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Nursing in the Great War

Young men and women in 1914, like their parents, expected the war to be short. Music hall songs were patriotic and optimistic. Women were expected to wait at home patiently or, if they were from working-class homes, to join munitions factories. "Keep the home fires burning," they were abjured. "Though your boys are far away, they will soon come home." Had they been injured, however, there would have been very few nurses to look after them.

Nurses during WW1

Above: This WW1 photograph depicts members of the Army Nursing Corps including a sister and five staff nurses. Also in the group are Red Cross and St. John V.A.D. helpers and convalescent soldiers in their blue hospital uniforms - although one man appears to be wearing a suit of lighter colour. The soldiers in khaki are probably orderlies. In the background more convalescents look on.

The main trained corps of military nurses was the Queen Alexandra's Imperial Military Nursing Service (QAIMNS). It was founded in 1902 at the time of the Boer war and in 1914 was less than 300 strong. At the end of the war four years later it numbered over 10,000 nurses. In addition several other organisations formed earlier in the century had the nursing of members of the armed services as their main purpose; for instance, the First Aid Nursing Yeomanry launched in 1907.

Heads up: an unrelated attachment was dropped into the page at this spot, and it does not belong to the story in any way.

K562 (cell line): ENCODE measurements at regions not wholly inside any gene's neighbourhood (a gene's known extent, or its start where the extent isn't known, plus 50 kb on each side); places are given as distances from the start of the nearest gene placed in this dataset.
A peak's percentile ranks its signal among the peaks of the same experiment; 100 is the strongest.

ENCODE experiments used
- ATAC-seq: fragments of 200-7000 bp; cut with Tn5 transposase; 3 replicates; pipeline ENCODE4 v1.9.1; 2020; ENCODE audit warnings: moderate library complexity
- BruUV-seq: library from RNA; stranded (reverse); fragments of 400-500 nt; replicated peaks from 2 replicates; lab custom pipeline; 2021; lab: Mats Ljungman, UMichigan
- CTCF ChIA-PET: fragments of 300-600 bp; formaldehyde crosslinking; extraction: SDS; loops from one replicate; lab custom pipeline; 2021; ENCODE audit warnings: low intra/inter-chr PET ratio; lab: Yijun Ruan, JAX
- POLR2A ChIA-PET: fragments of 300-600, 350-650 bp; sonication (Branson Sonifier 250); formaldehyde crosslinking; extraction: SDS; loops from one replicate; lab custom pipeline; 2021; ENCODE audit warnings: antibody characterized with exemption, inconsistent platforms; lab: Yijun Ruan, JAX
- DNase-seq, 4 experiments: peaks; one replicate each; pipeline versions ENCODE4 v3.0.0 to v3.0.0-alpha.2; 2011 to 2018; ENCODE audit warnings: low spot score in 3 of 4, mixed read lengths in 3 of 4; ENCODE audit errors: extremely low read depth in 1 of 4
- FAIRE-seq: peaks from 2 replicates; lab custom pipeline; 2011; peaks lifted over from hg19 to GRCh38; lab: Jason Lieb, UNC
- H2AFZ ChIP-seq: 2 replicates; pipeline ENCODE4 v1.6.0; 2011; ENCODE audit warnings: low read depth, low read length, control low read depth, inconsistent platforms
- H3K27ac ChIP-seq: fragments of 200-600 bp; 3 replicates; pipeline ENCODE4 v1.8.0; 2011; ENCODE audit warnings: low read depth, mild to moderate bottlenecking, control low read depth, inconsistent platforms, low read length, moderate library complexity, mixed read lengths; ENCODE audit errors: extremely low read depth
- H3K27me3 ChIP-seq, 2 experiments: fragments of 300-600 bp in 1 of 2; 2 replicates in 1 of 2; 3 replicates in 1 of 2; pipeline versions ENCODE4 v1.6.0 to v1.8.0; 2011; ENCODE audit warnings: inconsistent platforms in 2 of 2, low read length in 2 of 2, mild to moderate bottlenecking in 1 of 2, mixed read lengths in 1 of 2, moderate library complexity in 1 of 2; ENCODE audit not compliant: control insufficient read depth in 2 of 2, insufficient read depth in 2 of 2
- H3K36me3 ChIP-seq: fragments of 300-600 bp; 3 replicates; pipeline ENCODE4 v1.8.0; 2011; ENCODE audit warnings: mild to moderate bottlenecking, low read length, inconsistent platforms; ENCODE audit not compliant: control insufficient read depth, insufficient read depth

Apart from them there were thousands of untrained women working as midwives or nurses in civilian life, but they had little or no experience of working with soldier patients and their status in society was little better than that of domestic servants.

Because the British Army was so resolutely opposed to all female military nurses except the QAIMNS, early volunteers from Britain were obliged to serve instead with the French and Belgian forces. Many of these early volunteers were from aristocratic families and their servants. Powerful women who ran large families and large estates were well versed in management and saw no great problems in managing a military hospital instead. Their confidence in their own abilities was impressive.

The most famous of these women was the Duchess of Sutherland, nicknamed "Meddlesome Millie." Soon after war was declared she and other grand ladies like her took doctors and nurses to France and Belgium, organising their own transport and equipment to set up hospitals and casualty clearing stations.

Whatever bureaucratic obstacles were put in their way, the huge and bloody tide of casualties by the spring of 1915 simply swept them away. Even the British Army's top brass yielded to the combined pressures of need and confident commitment.

At this stage of the war women began to be invited to serve in a range of capacities, of which nursing was one. Thousands of young women from middle-class homes with little experience of domestic work, not much relevant education and total ignorance of male bodies, volunteered and found themselves pitched into military hospitals.